Businesses are increasingly taking their operations online. Suddenly the Internet – a platform that was once secondary – is becoming the primary way business is handled. In order to keep up, companies of any size must investigate their online options. Not doing so can result in business decline.

Big consequences for businesses that don’t maximize Internet presence
This lesson is particularly well illustrated in the example of Borders, once a hugely popular bookseller with locations across the country. Founded in 1971, the store enjoyed decades of prosperity and emerged as one of the foremost book retailers in the country. But by the late 2000s it fell into a decline, and by 2011 it had filed for bankruptcy. How could a once formidable business fall off the map so quickly?

According to many industry insiders, the retailer failed to keep up with the changing technological times and strengthen its online presence. According to Time Business, one of the major problems with the store was that for many years it handled its online bookselling through a direct competitor, This move weakened Borders’ reputation on a national stage, because it made the company appear as though it didn’t know how to manage its Internet presence. Additionally, Borders did not explore eBook technology as quickly as its rival stores. When eBooks began to supersede print books in certain markets, Borders was not prepared for the shift. It did not help that some supposed customers were going to Borders only to peruse books that would later be purchased through an online retailer. Shortly after the organization’s closure, NPR stated that the reason its primary competitor Barnes & Noble survived while it failed is because only one of the two companies embraced the digital age. Whereas both companies had started out dealing exclusively in print books, B&N knew when to begin shifting to e-commerce.

According to industry expert Peter Wahlstrom Borders made misguided moves like going “heavy into CD music sales and DVD, just as the industry was going digital. And at that same time, Barnes & Noble was pulling back.” The company ultimately tried to save itself by making inroads into online commerce, but by then it was too late.

Navigating the cloud is an indispensable skill for online business
For IT consulting executive Jeff Beall, joining the enterprise cloud is a necessary step for all businesses as the push toward online service becomes universal.

As Beall told The Phoenix Business Journal, “The underlying concept of cloud computing has been around for decades.” After all, nobody can deny the appeal of a technological infrastructure that enables businesses to expand and improve operations via the Internet. But for companies like Borders, the challenges of creating such an infrastructure can seem insurmountable. To struggling businesses, Beall encouraged the development of a planning strategy for business migration to the cloud.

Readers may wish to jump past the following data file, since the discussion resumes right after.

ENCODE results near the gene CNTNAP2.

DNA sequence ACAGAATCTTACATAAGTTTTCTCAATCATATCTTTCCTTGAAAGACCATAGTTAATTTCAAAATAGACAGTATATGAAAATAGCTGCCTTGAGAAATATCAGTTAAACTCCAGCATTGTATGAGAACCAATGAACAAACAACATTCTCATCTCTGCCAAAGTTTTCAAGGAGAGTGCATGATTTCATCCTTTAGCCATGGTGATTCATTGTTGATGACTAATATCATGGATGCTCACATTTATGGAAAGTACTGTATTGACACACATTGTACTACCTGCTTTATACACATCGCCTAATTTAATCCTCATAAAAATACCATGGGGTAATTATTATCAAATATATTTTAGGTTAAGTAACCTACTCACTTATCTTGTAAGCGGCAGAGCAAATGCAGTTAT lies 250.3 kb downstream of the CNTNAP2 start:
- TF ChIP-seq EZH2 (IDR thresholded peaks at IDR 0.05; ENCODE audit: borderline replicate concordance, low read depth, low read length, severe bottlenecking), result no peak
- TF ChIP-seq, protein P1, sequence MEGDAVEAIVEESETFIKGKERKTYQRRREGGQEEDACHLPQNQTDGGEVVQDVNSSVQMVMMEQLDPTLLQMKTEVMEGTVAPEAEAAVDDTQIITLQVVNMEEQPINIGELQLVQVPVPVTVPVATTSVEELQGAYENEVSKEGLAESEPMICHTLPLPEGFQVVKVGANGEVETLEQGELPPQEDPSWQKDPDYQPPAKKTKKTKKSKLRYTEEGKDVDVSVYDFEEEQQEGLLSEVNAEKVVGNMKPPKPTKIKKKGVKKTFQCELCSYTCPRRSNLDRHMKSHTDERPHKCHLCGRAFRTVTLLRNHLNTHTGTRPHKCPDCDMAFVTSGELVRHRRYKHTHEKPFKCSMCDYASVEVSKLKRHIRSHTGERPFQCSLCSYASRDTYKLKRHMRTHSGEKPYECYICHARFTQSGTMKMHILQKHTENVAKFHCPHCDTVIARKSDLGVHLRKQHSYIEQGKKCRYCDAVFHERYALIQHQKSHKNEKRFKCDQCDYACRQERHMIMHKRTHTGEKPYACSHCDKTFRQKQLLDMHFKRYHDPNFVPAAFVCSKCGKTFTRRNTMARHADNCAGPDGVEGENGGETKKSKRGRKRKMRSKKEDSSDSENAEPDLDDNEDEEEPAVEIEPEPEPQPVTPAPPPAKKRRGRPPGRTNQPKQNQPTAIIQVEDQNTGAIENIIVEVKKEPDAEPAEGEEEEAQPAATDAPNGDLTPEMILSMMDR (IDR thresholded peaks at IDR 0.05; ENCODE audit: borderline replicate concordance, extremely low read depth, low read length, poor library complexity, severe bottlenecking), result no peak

“Developing and executing a plan that addresses … questions will go a long way to ensure a successful cloud implementation,” Beall said.

Once implemented, a cloud platform can prove incredibly beneficial for all companies, according to Beall. He divided those benefits into four parts: Scalability, security, continuity maintenance and budget. The security component is an especially important factor that sets the enterprise cloud apart. By moving to a private cloud service provider, businesses ensure that their information will be guarded by authentication walls making it only accessible to them. The defenses built into the cloud protects against breaches and other data storage.

Companies that jump on the cloud wagon reap rewards
Organizations that proactively harness the enterprise cloud not only sustain but improve business. Here are some examples of companies that learned the virtues of navigating the cloud, and then put it to use transforming their enterprise:

  • Xerox: On the surface, this business seems like the direct opposite of the cloud, since its primary concern is paper and printing. But the organization doesn’t let its material focus get in the way of cloud development. By harnessing the enterprise cloud, Xerox offers a service wherein customers can use the cloud to print from devices outside their enterprise, Forbes reported. The service is part of the company’s commitment to adapting to the changing IT landscape in the most cost effective way possible, according to the company’s website.
  • Netflix: The video streaming giant connects to its entire customer base online, where a constant stream of viewers absorb content on a second-to-second basis. This content is then used to make important programming decisions. To deal with this influx, the company migrated to a cloud environment, where it is able to minimize its data center needs while enhancing the services it offers to customers. But Netflix’s commitment to cloud computing goes beyond mere storage. According to Wired, the company is using the cloud to build a system of AI called “deep learning,” which stands to improve the use and navigability of its site by implementing a system of problem solving modeled after the human brain.